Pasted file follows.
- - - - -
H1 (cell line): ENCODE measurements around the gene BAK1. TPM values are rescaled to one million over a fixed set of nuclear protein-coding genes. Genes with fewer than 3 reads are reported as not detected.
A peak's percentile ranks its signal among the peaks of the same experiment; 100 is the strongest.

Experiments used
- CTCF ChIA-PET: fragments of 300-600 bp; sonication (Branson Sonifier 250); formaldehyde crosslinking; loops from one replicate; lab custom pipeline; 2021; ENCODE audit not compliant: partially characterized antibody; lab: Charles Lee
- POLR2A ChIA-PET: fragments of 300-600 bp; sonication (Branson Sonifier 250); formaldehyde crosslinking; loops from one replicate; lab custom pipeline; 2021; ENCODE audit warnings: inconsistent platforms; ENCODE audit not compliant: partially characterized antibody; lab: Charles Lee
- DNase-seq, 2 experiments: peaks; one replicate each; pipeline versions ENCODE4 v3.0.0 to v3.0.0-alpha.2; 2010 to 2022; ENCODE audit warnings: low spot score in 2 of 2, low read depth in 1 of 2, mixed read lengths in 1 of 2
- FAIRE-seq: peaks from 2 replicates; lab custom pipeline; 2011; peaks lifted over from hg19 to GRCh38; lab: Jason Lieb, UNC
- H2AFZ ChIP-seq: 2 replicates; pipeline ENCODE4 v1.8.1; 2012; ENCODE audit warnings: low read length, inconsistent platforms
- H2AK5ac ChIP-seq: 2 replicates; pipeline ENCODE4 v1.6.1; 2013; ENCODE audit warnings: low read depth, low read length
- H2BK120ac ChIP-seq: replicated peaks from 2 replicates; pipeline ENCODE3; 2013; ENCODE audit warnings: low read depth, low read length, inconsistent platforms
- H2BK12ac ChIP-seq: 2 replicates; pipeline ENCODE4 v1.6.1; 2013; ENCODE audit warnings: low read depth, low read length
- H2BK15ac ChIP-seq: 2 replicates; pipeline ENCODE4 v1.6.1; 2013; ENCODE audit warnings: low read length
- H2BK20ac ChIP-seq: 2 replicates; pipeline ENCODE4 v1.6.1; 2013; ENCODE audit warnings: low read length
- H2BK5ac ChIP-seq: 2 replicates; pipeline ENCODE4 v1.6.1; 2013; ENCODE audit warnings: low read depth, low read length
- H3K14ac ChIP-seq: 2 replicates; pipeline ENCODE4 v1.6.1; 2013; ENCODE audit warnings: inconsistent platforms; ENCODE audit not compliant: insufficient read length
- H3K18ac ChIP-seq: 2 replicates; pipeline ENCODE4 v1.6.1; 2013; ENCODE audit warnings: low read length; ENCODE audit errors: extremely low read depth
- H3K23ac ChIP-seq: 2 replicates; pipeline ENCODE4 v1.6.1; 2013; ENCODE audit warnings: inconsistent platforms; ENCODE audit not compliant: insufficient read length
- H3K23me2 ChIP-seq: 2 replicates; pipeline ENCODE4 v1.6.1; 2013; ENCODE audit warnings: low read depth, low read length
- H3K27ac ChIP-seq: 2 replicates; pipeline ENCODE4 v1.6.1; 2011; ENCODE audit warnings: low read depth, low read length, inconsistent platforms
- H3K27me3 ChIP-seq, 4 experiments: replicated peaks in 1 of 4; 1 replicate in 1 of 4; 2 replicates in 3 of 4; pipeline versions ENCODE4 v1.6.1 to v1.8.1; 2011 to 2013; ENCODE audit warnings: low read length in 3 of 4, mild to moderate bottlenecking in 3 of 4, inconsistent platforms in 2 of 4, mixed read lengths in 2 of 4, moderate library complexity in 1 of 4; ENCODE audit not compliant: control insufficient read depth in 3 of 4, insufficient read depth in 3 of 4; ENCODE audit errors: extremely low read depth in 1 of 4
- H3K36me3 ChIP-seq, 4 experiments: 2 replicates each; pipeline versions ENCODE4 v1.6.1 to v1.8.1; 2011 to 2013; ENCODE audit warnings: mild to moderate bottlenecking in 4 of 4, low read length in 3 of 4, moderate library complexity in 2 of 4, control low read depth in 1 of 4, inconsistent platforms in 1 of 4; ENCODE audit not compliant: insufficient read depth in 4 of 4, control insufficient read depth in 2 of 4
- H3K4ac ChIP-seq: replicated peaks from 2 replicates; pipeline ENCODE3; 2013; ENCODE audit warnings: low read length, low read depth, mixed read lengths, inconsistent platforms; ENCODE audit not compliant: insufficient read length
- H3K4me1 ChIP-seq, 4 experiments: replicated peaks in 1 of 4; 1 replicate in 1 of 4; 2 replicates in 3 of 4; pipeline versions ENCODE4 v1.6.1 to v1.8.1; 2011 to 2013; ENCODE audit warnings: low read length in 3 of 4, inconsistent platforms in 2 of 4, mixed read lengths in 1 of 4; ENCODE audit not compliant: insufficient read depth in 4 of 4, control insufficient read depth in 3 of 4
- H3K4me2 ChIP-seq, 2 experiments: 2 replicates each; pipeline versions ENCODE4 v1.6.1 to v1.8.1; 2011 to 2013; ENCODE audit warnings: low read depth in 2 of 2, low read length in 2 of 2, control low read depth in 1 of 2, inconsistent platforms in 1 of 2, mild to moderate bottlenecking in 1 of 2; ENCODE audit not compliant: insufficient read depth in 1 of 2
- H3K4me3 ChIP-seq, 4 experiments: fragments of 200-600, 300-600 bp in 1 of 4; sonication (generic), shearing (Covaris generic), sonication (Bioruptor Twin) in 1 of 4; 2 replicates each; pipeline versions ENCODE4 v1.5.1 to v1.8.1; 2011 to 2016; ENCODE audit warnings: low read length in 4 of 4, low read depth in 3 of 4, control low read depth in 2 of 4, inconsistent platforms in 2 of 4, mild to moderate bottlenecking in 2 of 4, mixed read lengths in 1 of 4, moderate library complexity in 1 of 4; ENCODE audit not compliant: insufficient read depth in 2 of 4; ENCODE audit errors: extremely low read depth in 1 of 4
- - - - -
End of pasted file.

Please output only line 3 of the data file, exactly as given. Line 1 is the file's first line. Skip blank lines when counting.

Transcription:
Experiments used